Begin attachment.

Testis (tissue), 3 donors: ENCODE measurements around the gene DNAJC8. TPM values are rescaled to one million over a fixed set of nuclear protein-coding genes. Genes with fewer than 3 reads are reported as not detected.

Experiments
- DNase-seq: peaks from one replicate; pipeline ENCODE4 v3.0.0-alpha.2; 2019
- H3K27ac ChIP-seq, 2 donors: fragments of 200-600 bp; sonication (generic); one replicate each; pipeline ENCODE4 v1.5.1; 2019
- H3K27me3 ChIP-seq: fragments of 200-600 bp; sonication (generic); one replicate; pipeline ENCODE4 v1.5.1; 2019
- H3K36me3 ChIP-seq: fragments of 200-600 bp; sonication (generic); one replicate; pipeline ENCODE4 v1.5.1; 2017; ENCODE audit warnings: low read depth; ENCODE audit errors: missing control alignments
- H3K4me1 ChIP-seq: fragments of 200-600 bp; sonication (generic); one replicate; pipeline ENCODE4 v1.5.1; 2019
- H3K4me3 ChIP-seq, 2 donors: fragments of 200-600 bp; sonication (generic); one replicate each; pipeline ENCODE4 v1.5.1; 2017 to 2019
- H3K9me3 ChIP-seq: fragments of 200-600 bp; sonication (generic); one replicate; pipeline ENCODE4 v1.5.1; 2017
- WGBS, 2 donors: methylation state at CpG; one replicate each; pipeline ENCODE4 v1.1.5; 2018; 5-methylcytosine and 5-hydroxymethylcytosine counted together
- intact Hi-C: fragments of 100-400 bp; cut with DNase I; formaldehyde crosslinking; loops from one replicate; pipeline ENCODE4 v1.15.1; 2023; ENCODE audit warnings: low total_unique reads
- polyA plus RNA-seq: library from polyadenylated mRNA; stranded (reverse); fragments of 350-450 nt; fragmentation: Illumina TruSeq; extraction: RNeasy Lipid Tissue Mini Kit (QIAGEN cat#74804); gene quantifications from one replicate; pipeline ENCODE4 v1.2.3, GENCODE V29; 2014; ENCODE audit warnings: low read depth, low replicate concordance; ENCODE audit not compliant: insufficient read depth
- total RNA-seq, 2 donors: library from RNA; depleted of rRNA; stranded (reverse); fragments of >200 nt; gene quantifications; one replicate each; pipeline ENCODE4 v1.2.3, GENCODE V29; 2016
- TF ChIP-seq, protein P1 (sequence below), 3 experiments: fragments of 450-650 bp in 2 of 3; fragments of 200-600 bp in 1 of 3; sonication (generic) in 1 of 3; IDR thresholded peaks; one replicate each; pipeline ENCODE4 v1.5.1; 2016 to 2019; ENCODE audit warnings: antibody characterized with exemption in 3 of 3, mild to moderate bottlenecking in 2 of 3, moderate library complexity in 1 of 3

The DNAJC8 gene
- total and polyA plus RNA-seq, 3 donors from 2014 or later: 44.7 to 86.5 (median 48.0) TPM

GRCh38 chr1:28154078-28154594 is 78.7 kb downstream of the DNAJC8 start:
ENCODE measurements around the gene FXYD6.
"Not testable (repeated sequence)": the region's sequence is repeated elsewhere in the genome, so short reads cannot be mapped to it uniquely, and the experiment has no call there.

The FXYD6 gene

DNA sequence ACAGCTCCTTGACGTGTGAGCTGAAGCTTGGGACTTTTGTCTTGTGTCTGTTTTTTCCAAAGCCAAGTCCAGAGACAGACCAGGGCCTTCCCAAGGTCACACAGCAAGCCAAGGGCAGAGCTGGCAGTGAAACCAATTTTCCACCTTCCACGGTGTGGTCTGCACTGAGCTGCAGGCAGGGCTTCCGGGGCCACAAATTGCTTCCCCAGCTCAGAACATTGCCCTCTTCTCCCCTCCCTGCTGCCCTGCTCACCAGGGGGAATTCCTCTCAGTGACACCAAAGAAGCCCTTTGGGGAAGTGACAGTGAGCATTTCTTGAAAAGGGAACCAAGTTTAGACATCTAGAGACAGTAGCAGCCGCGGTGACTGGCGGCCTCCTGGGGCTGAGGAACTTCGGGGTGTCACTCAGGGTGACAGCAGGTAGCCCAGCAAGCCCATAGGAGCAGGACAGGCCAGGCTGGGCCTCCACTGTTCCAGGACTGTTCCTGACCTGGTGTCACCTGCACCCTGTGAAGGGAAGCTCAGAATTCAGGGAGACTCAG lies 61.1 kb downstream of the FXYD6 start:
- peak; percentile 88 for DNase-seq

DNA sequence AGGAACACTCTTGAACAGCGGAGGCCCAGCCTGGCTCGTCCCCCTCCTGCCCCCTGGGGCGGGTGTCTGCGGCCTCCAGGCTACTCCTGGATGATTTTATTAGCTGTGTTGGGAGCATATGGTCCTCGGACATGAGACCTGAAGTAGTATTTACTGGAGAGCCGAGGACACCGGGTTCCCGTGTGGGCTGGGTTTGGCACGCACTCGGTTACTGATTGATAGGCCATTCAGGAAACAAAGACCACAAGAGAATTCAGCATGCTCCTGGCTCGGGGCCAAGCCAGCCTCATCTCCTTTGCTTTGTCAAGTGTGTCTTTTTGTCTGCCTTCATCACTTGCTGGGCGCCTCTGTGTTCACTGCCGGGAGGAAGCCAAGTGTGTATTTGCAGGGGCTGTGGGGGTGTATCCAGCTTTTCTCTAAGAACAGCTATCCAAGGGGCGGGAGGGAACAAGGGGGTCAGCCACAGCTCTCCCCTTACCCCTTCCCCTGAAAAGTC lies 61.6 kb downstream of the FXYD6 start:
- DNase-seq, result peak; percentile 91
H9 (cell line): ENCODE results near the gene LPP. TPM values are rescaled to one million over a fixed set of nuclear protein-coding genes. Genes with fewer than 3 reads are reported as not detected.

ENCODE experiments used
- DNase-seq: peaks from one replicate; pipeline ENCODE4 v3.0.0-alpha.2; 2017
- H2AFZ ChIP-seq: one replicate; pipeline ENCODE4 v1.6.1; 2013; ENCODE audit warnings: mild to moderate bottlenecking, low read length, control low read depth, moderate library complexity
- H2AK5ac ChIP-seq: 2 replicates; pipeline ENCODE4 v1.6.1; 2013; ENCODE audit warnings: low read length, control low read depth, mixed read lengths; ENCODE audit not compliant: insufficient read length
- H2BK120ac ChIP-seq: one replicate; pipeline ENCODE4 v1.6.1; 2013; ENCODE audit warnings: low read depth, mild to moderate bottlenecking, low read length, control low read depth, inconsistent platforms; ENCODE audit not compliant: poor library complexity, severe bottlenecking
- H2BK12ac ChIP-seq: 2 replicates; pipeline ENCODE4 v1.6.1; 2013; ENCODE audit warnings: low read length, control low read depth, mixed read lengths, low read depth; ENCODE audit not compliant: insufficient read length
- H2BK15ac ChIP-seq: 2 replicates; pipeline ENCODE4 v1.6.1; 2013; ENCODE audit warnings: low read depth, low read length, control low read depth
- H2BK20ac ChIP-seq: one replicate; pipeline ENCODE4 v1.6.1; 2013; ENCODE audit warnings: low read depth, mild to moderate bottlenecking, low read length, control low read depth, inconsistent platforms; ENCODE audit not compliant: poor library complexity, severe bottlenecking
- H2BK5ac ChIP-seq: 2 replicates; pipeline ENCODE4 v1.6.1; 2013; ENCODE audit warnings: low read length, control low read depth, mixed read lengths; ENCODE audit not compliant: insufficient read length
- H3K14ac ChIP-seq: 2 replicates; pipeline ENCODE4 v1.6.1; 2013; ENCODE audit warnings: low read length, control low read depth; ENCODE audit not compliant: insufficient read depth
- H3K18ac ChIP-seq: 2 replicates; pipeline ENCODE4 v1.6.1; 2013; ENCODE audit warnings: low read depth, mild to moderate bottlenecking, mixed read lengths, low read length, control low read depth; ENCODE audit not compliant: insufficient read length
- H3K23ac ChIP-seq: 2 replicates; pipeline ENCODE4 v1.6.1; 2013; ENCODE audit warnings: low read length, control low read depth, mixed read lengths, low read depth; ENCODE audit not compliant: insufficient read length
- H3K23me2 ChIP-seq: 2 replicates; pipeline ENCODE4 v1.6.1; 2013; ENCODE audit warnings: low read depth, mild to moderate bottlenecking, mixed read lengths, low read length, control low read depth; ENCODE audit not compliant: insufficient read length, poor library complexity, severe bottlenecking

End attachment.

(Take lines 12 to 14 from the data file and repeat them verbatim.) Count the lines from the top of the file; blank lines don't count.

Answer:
- polyA plus RNA-seq: library from polyadenylated mRNA; stranded (reverse); fragments of 350-450 nt; fragmentation: Illumina TruSeq; extraction: RNeasy Lipid Tissue Mini Kit (QIAGEN cat#74804); gene quantifications from one replicate; pipeline ENCODE4 v1.2.3, GENCODE V29; 2014; ENCODE audit warnings: low read depth, low replicate concordance; ENCODE audit not compliant: insufficient read depth
- total RNA-seq, 2 donors: library from RNA; depleted of rRNA; stranded (reverse); fragments of >200 nt; gene quantifications; one replicate each; pipeline ENCODE4 v1.2.3, GENCODE V29; 2016
- TF ChIP-seq, protein P1 (sequence below), 3 experiments: fragments of 450-650 bp in 2 of 3; fragments of 200-600 bp in 1 of 3; sonication (generic) in 1 of 3; IDR thresholded peaks; one replicate each; pipeline ENCODE4 v1.5.1; 2016 to 2019; ENCODE audit warnings: antibody characterized with exemption in 3 of 3, mild to moderate bottlenecking in 2 of 3, moderate library complexity in 1 of 3